Fighting Flutter

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“I worked on a program in the 1980s where flutter really bit us, and that program was eventually canceled,” recalled Ed Burnett, the X-56A unmanned research aircraft technical program manager for the Lockheed Martin Skunk Works. “It became a personal interest of mine ever since then to kill flutter.”

Flutter occurs at the point where aerodynamic forces acting on an aircraft in flight and the structural dynamic properties of the vehicle combine, or couple, to produce an often violent, harmonic vibration. The resulting vibration creates a potentially catastrophic condition that can quite literally break a wing or tail surface off an aircraft.

In simple terms, think of a flag on a pole. The wind blows at a specific speed, but the flag, with a specific set of structural properties, doesn’t wave uniformly from side to side. It usually dips, or swells, or bends. When conditions are right to cause the flag to pulsate, the flag is basically experiencing induced flutter. If the wind is too strong and the grommets or stitching fail, the flag is ripped from the pole.

Flutter has been a known hazard almost from the beginning of powered flight. Even with more than a century of aircraft design experience, conditions where flutter occurs can still be hard to predict precisely. Aircraft designers traditionally have dealt with flutter by trying to avoid it—through such methods as adding structure.

By building enough stiffness into a specific structure, the natural tendency of structural dynamics and aerodynamics to couple can be prevented—even at conditions way outside an aircraft’s normal operating flight envelope. But the increased stiffness also adds weight—sometimes considerable weight—which, in turn, increases fuel use. And the end result—reduced range.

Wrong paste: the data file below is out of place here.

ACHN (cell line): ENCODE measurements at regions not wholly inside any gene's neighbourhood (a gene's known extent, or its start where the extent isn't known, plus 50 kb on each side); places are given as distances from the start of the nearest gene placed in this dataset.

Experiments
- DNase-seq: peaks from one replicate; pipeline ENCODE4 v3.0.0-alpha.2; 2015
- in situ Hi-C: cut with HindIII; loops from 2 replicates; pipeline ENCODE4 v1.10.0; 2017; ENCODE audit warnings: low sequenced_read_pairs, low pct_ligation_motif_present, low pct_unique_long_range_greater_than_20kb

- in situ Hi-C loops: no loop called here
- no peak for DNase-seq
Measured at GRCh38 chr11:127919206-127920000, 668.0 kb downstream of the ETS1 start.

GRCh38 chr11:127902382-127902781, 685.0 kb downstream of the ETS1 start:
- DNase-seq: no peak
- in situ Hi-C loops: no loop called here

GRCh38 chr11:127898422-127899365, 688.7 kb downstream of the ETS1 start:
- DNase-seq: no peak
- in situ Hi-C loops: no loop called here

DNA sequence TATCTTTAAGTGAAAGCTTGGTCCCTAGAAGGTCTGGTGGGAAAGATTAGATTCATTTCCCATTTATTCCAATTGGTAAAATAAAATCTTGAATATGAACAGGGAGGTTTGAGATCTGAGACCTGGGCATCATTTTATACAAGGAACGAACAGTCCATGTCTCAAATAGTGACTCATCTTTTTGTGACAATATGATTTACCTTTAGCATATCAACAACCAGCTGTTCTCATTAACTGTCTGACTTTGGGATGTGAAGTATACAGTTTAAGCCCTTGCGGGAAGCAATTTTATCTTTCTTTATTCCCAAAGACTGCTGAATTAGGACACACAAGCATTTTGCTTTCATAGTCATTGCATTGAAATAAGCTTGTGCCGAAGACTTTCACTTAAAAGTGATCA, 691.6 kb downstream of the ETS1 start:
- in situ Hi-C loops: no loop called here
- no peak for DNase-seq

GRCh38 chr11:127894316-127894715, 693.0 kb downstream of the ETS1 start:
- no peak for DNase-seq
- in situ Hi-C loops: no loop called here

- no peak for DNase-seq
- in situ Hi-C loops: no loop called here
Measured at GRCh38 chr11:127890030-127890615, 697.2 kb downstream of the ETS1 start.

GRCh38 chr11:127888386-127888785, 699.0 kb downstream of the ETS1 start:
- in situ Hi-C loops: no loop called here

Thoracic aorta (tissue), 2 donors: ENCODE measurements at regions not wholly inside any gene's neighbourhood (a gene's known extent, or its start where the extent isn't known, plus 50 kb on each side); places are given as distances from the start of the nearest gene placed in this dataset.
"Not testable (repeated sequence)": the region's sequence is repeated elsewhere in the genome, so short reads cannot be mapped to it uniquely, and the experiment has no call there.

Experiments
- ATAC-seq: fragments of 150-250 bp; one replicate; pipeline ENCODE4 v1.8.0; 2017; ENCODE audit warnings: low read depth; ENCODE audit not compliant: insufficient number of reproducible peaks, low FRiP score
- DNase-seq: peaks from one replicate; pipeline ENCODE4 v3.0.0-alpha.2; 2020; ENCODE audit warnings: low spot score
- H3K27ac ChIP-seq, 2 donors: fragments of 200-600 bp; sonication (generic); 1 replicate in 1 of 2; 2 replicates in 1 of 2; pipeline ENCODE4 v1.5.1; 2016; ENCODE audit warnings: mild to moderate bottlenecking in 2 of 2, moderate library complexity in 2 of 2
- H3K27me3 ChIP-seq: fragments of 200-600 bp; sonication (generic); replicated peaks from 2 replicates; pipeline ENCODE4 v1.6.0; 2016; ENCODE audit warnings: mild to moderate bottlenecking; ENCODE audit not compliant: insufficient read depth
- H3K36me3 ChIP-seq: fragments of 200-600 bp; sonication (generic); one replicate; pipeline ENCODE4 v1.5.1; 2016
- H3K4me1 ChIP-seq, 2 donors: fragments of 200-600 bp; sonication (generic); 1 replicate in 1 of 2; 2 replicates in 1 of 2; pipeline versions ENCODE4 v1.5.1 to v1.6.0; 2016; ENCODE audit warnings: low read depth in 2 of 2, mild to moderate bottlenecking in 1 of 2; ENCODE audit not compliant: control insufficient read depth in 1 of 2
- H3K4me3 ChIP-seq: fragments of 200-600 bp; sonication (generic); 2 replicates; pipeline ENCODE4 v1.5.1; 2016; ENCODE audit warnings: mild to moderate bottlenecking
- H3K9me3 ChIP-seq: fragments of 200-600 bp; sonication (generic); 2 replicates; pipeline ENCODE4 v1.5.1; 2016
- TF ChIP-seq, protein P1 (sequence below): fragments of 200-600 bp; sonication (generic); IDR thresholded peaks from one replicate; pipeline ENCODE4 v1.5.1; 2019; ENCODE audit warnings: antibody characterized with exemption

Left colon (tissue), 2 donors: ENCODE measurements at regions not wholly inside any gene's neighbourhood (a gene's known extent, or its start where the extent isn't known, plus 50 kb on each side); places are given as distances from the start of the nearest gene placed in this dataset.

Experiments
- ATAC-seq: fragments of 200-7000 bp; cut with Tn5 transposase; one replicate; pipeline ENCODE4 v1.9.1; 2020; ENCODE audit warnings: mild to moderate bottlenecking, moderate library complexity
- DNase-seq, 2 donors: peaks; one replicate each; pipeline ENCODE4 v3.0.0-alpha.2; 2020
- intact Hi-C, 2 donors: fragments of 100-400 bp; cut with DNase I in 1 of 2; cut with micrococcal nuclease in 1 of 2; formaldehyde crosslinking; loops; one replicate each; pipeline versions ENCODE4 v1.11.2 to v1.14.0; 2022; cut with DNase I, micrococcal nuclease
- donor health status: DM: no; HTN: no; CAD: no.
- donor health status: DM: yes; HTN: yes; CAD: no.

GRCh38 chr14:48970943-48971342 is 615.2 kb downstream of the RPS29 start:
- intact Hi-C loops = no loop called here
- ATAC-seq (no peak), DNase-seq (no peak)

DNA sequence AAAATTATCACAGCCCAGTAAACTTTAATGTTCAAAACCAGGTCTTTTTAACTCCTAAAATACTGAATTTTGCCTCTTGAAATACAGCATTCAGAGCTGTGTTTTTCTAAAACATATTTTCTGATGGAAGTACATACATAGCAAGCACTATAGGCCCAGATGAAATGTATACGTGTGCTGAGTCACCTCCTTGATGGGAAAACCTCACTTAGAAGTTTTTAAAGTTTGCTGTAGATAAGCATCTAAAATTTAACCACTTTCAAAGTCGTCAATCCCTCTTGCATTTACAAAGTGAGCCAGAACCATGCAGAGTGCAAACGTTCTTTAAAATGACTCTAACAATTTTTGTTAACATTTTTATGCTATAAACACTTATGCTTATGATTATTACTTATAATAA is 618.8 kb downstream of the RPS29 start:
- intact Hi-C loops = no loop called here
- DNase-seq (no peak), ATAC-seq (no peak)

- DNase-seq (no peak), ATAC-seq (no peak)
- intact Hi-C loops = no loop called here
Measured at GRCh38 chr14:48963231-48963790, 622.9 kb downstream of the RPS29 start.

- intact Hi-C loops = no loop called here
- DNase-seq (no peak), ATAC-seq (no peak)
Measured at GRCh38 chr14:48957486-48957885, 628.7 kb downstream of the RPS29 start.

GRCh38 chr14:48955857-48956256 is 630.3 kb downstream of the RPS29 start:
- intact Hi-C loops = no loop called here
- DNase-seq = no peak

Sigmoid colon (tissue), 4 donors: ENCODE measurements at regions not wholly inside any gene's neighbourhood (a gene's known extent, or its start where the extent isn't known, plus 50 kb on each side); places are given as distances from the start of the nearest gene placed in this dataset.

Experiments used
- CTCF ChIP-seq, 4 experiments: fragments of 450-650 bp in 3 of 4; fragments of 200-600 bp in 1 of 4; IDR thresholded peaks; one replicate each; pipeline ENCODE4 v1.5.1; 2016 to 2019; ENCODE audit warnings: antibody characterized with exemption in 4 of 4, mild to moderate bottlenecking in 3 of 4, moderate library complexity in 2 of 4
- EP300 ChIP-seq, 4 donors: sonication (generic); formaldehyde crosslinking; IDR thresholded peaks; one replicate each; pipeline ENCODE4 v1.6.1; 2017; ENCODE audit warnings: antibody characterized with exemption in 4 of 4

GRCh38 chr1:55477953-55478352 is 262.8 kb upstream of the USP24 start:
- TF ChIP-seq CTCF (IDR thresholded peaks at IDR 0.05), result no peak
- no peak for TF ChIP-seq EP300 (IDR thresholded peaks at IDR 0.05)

The X-56 team hopes to do something that is completely different. “The aim of the X-56A program is to mature flutter suppression technologies,” notes Burnett. “If we can suppress flutter by using the same flight control technologies used to provide vehicle stability, designers can use longer, more flexible wings and lighter weight structures. That will allow future aircraft to fly higher, faster, and farther than before.”

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Check out Code One Magazine for:

  • More photos
  • Details about the aircraft's long, thin wings
  • The story behind the program's canine-inspired names
  • X-56 test equipment
  • The history of fighting flutter

November 19, 2013

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highlights
  • The aim of the X-56A program is to mature flutter suppression technologies to allow future aircraft to fly higher, faster and farther than before.
  • The X-56A was flown for the first time at the NASA Dryden Flight Research Center at Edwards AFB, California, on 26 June 2013.
  • The X-56A program team includes the U.S. Air Force Research Laboratory, NASA, GMFI Aerospace and Defense and the Skunk Works®.


X-56A: Breaking the Flutter Barrier

 

The X-56A is an unmanned multiple use technology demonstrator designed to test active flutter suppression and gust load alleviation incorporating advanced control technology.